Work title: Landscapes of Risk
The human impulse to remove parts of the earth—whether extracting for human exploitation or setting apart in order to sanctify—places us in a strained relationship to the physical world. We can’t help but be attracted to landscapes that exclude us, even if we are excluded by our own abuse. Wilderness and wasteland are landscapes that are removed from circulation. Their aesthetic power (and, by extension, their economic value) comes not from extraction or sale, but from tourism and its accompanying sublime experience, which is one of distance, safety, and the management of risk. This relationship to landscape is controlled by the architecture and infrastructure that craft the terms of a visitor’s experience.
At Rocky Flats just outside Denver, the Cold War production of plutonium released highly toxic residues into the facility’s immediate surroundings. And though the land has been remediated and native grass and animal species have returned, an unknown quantity of fatal residue remains on the site. Any human occupation or disturbance of the soil has been prohibited indefinitely—plutonium’s half life is 25,000 years. Rocky Flats is a site of “new wilderness”—places where the human has recast himself as a visitor, where his self-inflicted absence offers a new sublimity. As the history of production and abuse at Rocky Flats is erased from the land, visually, the emerging spectacle is not simply a new undisturbed natural landscape, but a particular mixture of technology and landscape—its scale, its history of disaster, and its invisible and fatal aftereffects.
The counterpoint to Rocky Flats might be identified in America’s National Parks, where the visitor center and other infrastructure offers tourists the image of solitude, vista, and spectacle. Such structures collectively aim at constructing the illusion that the landscape has never been disturbed or controlled—that it is “untouched” by human presence. The present proposal uses the type of the “visitor center” at the Rocky Flats site; it proposes to transpose the National Park model—presenting the “untouched”—onto this site of new wilderness—asking visitors to consider the “untouchable.”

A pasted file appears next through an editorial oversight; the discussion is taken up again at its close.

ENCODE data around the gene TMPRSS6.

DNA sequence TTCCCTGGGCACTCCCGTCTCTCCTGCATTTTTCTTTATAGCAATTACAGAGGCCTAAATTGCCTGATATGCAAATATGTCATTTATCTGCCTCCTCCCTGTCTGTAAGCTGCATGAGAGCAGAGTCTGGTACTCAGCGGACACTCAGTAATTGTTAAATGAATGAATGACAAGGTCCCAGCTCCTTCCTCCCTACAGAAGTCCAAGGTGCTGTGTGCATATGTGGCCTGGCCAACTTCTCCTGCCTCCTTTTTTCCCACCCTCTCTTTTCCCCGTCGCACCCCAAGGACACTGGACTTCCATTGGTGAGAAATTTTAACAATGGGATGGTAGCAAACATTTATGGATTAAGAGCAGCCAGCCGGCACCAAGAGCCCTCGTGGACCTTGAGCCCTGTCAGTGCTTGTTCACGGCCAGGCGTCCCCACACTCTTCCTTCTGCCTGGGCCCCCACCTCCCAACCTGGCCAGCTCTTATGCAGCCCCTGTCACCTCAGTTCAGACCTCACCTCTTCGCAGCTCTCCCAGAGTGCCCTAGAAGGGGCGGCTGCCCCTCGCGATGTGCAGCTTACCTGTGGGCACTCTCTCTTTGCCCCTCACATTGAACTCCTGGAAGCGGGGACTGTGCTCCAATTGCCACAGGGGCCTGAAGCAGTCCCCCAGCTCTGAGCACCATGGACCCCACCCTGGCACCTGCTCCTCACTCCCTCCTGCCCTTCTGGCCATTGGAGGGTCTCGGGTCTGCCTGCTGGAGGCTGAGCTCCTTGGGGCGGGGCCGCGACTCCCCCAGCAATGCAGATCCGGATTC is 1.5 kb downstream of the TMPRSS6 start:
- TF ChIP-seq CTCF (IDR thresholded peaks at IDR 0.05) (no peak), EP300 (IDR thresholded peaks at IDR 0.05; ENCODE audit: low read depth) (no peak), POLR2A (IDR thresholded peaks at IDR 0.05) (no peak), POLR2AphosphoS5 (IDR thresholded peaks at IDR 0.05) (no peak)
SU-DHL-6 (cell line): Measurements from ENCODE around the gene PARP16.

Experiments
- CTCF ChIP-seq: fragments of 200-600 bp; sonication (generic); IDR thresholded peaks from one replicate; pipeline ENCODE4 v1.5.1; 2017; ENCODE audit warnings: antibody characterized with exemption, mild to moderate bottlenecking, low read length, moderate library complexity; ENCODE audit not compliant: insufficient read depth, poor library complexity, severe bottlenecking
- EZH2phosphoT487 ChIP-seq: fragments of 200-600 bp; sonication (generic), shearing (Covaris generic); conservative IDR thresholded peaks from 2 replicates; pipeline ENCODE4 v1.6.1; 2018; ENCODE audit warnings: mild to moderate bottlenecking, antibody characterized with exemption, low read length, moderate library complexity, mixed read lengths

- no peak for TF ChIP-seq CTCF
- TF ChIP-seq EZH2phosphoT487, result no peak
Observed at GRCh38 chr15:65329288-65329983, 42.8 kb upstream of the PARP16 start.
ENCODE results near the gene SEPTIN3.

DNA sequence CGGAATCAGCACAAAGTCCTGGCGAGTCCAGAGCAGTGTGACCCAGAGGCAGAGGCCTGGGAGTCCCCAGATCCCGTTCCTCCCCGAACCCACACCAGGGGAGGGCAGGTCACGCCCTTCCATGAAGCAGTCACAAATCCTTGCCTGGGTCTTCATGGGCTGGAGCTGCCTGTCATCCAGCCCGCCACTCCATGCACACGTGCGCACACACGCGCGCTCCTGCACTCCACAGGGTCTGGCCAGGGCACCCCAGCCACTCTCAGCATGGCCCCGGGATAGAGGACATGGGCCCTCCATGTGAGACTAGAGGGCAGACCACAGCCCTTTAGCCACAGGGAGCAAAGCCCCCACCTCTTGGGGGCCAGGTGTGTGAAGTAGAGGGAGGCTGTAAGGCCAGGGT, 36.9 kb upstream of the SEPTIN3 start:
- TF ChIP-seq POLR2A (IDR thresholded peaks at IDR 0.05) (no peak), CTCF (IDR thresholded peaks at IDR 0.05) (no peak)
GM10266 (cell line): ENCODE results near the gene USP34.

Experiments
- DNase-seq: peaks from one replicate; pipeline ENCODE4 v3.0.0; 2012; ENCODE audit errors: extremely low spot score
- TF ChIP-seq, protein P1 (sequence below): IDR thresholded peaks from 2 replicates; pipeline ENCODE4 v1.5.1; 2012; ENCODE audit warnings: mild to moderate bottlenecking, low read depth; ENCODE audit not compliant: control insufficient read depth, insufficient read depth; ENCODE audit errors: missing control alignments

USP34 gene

At Rocky Flats, architecture produces access to the site, but one’s inability to touch the ground or breathe the air complicates how and what the visitor can know about the site. The basic desire for a visible and comprehensible landscape is relentlessly mediated by infrastructure. This mediation reveals Rocky Flats as a place that contains perhaps a more troubled set of relations between man and nature, well beyond the notions of dominion or awe.
Each point of entry offers a new way of seeing Rocky Flats, categorized by risk and organized by a particular narrative in the site. For example, the “Architectural” trail exposes as ruins the buried laboratory floors slabs which have been stripped and buried, and the “Plutonium” trail takes you below the most contaminated portion of the site.
Because of the profound contamination of soil and air throughout Rocky Flats, reinforced concrete tunnels of varying diameter with air-tight inner tunnels are employed throughout the site, providing an entry through this otherwise inaccessible wasteland. The calibration between structural enclosure and hermetic enclosure, and between real topography of the contaminated soil and the constructed topography of the tunnels are deployed as clues to the environment from which you are excluded. The relationship between actual distance from the contaminated ground and one’s perception of risk defines one’s experience of the park. Additionally, light, air, sound, and touch are all recast as tools of orientation and interpretation, and provide the means to sense the insensible sublimity of the site.
Though the various paths offer a relentless and uncertain experience of the site, they each conclude in a clear and vertical relationship with the landscape. After the relative darkness of the tunnels, the slow ascent of a hydraulic elevator reveals the landscape at close range—a sudden seam of light and soil at eye-level. As you climb vertically, native grasses and animals become distinguishable. At fifty feet, the industrial occupation of the site—roads, building footprints and landfills—comes into focus. At a hundred feet, a complete view of the site is finally possible. The elevator’s glass bottom focuses your attention on ground while its modeled ceiling precludes the horizon and the picturesque view of the Rockies. The vents and skylights that provided air and light through the visitors’ preceding paths through the park’s tunnels populate the landscape and allow you to reconstruct your experience of the landscape as a space against the experience of a map-like panorama.